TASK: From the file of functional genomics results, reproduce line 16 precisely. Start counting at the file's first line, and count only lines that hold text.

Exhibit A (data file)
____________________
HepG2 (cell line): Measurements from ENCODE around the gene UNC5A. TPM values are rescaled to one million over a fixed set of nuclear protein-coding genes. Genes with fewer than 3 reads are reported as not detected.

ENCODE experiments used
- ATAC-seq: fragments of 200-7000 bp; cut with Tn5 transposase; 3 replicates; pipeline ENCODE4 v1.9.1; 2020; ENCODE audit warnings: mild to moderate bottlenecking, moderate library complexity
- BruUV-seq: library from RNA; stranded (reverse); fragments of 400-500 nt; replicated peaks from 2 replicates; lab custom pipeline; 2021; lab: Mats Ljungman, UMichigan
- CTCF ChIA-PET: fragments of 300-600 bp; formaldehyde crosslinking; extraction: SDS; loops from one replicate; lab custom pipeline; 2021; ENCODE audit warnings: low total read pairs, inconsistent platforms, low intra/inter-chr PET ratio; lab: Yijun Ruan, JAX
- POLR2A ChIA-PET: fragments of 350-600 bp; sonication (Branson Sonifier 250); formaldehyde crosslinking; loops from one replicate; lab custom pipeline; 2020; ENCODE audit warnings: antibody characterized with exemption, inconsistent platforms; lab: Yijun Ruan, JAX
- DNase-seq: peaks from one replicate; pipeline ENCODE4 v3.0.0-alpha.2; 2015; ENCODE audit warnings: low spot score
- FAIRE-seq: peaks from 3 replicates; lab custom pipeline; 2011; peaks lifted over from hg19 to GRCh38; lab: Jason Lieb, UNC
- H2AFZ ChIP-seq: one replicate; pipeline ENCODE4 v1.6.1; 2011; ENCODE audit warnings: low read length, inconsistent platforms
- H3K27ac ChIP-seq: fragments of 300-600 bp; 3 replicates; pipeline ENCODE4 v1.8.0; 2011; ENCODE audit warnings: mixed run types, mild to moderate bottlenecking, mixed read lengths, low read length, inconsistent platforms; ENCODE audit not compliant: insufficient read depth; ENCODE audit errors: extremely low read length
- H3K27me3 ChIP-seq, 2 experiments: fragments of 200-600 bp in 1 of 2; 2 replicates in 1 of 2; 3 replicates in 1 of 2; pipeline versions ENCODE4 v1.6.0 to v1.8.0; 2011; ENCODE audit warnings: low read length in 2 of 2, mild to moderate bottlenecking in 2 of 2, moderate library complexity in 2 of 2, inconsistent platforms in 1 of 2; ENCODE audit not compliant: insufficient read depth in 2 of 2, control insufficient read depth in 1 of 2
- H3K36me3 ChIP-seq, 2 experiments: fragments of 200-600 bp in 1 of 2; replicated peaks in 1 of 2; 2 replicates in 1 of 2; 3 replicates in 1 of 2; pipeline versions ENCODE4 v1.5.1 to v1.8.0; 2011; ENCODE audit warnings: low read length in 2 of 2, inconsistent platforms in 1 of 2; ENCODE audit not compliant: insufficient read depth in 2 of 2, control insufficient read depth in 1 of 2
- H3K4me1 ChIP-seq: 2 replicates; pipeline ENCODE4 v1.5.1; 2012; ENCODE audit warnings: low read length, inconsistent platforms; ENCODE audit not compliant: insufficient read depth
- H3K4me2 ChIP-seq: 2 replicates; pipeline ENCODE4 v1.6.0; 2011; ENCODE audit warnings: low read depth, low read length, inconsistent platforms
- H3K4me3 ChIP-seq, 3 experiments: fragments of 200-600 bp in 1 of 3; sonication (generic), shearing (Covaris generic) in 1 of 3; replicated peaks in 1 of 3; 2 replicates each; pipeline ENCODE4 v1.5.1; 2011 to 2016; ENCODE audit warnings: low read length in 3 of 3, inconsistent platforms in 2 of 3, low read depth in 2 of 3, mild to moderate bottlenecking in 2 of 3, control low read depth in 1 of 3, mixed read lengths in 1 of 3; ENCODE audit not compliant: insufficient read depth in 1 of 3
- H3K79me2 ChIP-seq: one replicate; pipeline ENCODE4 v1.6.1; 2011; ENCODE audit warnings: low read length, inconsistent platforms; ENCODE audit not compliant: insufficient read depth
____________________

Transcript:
- H3K79me2 ChIP-seq: one replicate; pipeline ENCODE4 v1.6.1; 2011; ENCODE audit warnings: low read length, inconsistent platforms; ENCODE audit not compliant: insufficient read depth